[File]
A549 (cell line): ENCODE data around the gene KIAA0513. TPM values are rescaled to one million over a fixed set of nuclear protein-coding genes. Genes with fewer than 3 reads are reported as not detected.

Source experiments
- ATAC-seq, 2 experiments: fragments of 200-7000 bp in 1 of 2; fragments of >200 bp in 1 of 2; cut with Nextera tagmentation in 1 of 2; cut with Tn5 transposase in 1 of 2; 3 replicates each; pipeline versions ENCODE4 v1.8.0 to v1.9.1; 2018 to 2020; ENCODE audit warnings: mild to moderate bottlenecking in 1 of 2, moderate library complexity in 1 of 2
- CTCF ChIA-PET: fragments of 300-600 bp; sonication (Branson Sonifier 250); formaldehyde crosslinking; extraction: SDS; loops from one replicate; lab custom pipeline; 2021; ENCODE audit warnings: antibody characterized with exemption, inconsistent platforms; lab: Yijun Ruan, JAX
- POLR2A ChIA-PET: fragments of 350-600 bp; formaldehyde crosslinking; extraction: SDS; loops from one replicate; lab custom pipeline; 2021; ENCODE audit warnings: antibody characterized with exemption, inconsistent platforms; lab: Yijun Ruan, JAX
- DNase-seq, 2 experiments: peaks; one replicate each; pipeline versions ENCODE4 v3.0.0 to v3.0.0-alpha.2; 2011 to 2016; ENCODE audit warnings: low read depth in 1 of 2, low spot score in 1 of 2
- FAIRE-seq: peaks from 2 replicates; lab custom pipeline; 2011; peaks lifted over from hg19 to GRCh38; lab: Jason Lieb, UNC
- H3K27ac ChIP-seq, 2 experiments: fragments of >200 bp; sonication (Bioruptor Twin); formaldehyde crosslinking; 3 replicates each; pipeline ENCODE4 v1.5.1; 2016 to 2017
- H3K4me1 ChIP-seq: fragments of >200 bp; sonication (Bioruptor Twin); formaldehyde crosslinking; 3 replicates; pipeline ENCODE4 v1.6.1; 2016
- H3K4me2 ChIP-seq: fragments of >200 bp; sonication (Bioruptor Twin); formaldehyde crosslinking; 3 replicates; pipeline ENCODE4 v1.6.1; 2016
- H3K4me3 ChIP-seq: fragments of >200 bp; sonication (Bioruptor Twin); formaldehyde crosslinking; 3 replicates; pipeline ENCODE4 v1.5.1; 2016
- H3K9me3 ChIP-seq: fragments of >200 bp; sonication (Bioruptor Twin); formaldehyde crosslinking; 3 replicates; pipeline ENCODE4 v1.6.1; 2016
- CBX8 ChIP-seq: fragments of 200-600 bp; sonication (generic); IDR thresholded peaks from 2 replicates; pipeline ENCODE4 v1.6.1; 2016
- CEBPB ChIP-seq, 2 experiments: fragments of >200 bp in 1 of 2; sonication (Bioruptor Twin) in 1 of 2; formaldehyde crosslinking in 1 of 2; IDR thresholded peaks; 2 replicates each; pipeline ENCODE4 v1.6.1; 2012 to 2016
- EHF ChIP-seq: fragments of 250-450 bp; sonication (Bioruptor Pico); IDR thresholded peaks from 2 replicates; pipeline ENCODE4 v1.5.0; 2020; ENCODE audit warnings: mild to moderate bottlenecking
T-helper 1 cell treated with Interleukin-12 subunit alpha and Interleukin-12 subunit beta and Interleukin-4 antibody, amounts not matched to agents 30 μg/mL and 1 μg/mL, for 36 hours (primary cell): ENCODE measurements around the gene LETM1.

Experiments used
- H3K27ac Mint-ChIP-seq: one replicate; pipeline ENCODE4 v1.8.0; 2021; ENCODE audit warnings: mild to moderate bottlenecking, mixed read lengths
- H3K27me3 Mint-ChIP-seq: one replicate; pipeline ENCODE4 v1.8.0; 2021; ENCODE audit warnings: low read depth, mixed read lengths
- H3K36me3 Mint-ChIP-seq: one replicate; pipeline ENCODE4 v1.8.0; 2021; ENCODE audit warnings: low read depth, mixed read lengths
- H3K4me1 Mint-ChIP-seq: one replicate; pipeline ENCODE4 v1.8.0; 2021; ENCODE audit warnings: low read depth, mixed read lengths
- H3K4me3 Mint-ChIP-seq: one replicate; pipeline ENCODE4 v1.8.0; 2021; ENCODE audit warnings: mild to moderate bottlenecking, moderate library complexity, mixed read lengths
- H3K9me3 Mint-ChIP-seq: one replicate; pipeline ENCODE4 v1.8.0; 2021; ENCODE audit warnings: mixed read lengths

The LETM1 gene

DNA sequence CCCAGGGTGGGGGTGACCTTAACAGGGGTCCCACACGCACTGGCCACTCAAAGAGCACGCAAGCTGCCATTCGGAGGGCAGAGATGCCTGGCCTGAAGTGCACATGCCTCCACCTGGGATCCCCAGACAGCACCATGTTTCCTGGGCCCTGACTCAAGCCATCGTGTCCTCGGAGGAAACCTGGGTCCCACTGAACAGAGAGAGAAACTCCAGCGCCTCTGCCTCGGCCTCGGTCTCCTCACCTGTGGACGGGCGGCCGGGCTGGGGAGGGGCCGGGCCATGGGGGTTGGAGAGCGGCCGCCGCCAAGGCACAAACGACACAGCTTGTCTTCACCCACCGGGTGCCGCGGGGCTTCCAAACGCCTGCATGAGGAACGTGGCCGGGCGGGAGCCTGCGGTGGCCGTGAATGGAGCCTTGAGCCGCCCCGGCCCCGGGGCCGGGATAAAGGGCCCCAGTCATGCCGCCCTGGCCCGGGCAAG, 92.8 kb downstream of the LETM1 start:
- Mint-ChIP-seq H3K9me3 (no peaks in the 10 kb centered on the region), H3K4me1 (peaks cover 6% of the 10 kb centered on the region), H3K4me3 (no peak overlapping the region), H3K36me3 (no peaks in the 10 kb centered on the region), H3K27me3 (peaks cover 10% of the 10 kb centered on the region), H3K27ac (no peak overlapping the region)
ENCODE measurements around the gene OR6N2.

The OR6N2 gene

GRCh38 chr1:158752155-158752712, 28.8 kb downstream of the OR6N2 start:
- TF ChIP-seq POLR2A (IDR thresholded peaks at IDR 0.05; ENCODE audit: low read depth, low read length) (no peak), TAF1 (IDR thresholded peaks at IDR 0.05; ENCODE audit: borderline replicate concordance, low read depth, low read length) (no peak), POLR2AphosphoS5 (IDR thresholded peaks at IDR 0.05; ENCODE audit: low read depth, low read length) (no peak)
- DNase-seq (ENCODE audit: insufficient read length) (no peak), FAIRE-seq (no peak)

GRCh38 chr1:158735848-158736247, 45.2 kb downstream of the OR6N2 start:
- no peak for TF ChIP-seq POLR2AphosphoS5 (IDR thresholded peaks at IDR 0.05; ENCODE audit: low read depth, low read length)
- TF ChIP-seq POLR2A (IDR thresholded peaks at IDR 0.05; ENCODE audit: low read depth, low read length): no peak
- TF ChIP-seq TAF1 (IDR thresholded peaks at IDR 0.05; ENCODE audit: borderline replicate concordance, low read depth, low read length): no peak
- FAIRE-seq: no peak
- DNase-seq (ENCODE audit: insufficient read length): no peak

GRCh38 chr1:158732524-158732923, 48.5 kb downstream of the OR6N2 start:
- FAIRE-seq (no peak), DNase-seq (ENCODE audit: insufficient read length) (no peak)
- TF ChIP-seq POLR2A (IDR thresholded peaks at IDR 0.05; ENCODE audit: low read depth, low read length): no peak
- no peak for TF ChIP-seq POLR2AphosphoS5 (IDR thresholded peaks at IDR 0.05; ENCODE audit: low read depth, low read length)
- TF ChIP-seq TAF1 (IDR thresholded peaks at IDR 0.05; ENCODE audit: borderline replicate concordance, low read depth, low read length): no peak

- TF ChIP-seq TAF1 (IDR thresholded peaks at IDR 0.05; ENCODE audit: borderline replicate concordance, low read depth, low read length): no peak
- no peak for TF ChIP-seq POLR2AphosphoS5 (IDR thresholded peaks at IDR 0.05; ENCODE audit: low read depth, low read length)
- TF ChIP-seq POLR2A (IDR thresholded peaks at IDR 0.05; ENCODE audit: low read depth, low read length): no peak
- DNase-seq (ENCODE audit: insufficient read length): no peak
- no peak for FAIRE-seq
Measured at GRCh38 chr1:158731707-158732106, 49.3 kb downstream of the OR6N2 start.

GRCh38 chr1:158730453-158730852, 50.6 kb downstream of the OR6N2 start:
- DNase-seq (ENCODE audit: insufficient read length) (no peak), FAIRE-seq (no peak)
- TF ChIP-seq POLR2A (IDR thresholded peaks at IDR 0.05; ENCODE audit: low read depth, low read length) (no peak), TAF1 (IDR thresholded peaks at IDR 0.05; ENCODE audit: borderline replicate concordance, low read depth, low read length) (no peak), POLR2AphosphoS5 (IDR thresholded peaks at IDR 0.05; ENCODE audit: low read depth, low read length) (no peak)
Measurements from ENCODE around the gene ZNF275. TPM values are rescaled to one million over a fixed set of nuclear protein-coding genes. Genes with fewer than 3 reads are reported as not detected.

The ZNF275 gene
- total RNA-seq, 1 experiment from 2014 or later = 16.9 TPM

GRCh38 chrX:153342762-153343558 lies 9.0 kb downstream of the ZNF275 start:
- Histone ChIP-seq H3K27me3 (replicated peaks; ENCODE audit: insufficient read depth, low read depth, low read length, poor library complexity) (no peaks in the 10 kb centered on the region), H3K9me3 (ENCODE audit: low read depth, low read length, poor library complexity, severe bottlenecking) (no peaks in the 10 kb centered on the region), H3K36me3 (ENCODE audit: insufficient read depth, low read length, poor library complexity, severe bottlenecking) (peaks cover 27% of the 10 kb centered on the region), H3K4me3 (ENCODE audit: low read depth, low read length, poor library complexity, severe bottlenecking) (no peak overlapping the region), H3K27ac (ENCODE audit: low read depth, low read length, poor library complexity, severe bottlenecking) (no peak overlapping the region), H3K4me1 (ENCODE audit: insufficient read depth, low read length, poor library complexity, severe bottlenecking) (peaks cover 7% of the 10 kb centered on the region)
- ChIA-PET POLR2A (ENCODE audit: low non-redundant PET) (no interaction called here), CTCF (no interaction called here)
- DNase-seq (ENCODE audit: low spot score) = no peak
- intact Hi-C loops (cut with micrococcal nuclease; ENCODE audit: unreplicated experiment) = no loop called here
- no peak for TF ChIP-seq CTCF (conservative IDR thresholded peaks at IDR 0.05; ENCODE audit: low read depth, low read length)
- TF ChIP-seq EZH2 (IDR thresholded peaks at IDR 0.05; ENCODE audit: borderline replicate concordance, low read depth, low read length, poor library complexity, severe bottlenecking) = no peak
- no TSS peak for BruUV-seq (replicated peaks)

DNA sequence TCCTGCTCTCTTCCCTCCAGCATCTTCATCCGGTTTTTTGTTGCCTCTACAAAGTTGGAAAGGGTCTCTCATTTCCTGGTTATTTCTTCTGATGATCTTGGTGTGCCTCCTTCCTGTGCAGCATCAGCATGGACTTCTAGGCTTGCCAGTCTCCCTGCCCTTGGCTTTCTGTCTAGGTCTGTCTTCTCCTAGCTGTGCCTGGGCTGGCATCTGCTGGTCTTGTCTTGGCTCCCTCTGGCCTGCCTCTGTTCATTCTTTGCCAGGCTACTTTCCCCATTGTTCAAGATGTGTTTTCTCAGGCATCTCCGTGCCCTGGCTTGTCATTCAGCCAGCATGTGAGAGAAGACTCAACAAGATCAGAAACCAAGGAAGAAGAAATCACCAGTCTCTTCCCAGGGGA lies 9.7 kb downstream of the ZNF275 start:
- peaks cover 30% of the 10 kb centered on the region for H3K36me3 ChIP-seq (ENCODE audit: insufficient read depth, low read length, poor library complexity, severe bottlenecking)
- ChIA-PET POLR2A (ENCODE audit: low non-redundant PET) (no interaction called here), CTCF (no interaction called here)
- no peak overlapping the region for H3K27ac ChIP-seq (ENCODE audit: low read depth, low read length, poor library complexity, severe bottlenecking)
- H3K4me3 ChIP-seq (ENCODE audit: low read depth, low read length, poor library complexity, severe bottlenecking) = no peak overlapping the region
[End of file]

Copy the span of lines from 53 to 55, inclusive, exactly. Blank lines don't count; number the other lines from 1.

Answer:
The ZNF275 gene
- total RNA-seq, 1 experiment from 2014 or later = 16.9 TPM

GRCh38 chrX:153342762-153343558 lies 9.0 kb downstream of the ZNF275 start: